As in, the federal government was stockpiling - buying up storable food in enormous volume from such places as Best Prices Storable Foods. Last month, there were news stories of China stockpiling food, too, because of the big drought it's been facing.Last year, there was already talk of stockpiling food.
And, sure there's a need for a government to have food in ready demand when something like Katrina hits.
But what about our economy? Should we stockpile food in preparation for transportation halts, bank closures, or food shortages? And if so, how do you do that, anyway?
Over at FrugalFamilies, Mary Ann Romans gives 5 good reasons that simplifiers and frugal folk should stockpile food. They include:
1. To be prepared for times when money is scarce; and
2. To maximize your food budget over the year.
Stockpiling Doesn't Sound So Serious When You Consider the Coupon Mom
Coupon cutters look for bargains. And, that bargain might well involve buying more than you need right now if you're getting a great price for it. When you buy up three months' worth of toilet paper because you're getting a fantastic price for it today, that's great shopping. That's also stockpiling T.P. if you want to look at it from a different perspective.
Fighting Rising Prices By Buying in Bulk Isn't Such A Scary Concept Either
When you consider how rapidly food prices are rising (they're going up in conjunction with oil, consider the transportation costs, etc. and the nationwide drought isn't helping) then planning to buy things today that might cost 200% more in a few months seems pretty savvy.
USA Today reported that food prices rose more in 2008 than any year since 1990. And that's before the dire predictions of inflation that we keep hearing about in 2009.
So, if you can buy food items much cheaper now than they will be six months from now, and you have the money to do it, why wouldn't you? Makes good fiscal sense for your annual budget, right?
But, what if the Scary Scenario is True? How do you Stockpile for a Crisis?
Well, first of all, you could ask a Mormon. As part of their religious beliefs, Mormons routinely keep one year's worth of necessities with them at all times. They are the masters of stockpiling.
Absent that, you can decide upon a time frame. What time period are you preparing to cover? One week? One month? Three months? A year?
Grocery stores assume that you only buy enough food to cover a three-day period, and that you eat out several times a week. They market for this. So, you need to look beyond the aisles of the market and look to your family and what you need to have onhand.
1. Any medicines (including vet meds) that are needed should be considered as well as vitamins. Get prescriptions in advance if you can. Most advise one month's needs in advance.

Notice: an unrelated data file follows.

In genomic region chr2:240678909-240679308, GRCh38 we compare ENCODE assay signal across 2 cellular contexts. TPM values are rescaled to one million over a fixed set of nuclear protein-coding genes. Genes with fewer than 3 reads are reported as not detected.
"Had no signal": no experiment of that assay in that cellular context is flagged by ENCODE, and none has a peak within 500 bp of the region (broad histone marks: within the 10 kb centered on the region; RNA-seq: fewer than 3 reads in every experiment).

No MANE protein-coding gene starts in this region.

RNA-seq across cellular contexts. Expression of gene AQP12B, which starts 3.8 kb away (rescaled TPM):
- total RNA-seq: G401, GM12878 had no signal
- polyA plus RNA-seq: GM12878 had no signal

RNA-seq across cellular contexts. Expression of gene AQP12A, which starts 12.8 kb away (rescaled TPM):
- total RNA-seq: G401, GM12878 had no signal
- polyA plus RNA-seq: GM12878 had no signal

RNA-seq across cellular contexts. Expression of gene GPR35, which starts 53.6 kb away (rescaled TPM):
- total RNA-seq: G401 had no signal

2. Consider what your family eats every week. You don't want to stockpile stuff that no one likes just because it's easy to store. Don't forget that this applies to your pets, too. Just because dried kibble is easy to store, doesn't mean it is worth your time and trouble if Fifi won't eat it.
3. Consider the nutritional value of what you'll be storing. Velvetta may keep well, but what is the quality of processed cheese as a food source?
4. Remember food preparation. You'll want to stockpile food that needs little if any prep time. Canned soups, peanut butter, canned tuna and sardines, boxed cereal, along with canned fruits and veggies are good things to stock. Soy milk can be bought off the shelf, along with almond milk and rice milk. Great for stockpiling.
5. As for heating food, and doing some cooking, remember to stockpile bottled water along with cooking oil. Store 1 gallon/day for each human, half that for the pets, and more for your cooking and cleaning needs. If you think that you might be facing a power outage, then consider a solar oven which you can buy or you can make(see my previous post on those nifty gadgets).
6. Store your stockpiled goods according to expiration date. Replenish as the items get close to their expiration date, the easiest way to do this is to store the items with the oldest items in the front of the shelf, box, etc.
7. Pretend you'll be camping. Maybe you won't have ice or a fridge. You won't be able to store leftovers, so remember that you're going to be making little meals, not big ones.
8. Seeds, nuts, and beans are good to stockpile. Make sure they are in airtight containers, and remember -- nuts have oil in them, they'll go rancid faster than seeds will. Maybe keep them in the freezer for now. Don't forget energy bars and trail mix here, too. Good to eat, easy to store for a long time period.
9. You can buy dry milk and dried eggs. Doesn't sound very yummy, does it? But you'll be glad you have them if the Unknown Crisis arrives.
10. Remember to have lots of cloth towels on hand (unless you want to stockpile lots of paper towels along with the T.P.) as well as anti-bacterial hand cleaner, and sponges, along with natural cleaning materials - like vinegar and baking soda. If you digest a little vinegar, it's not a problem, and you may not have the water sources available to freely clean up with your regular dishwashing soap.
Michigan State University has a great brochure that's a printable, online PDF file with lots of great information - more than what I've listed here. To print out your own copy, check out their site.
Over at the LDS section of About.Com, the Mormon Guide (Rachel Woods) recommends five different books on food storage. (In fact, everything that Rachel Woods has written about food storage for About.Com is pretty darn good and definitely worth your time, if you're serious about stockpiling food.)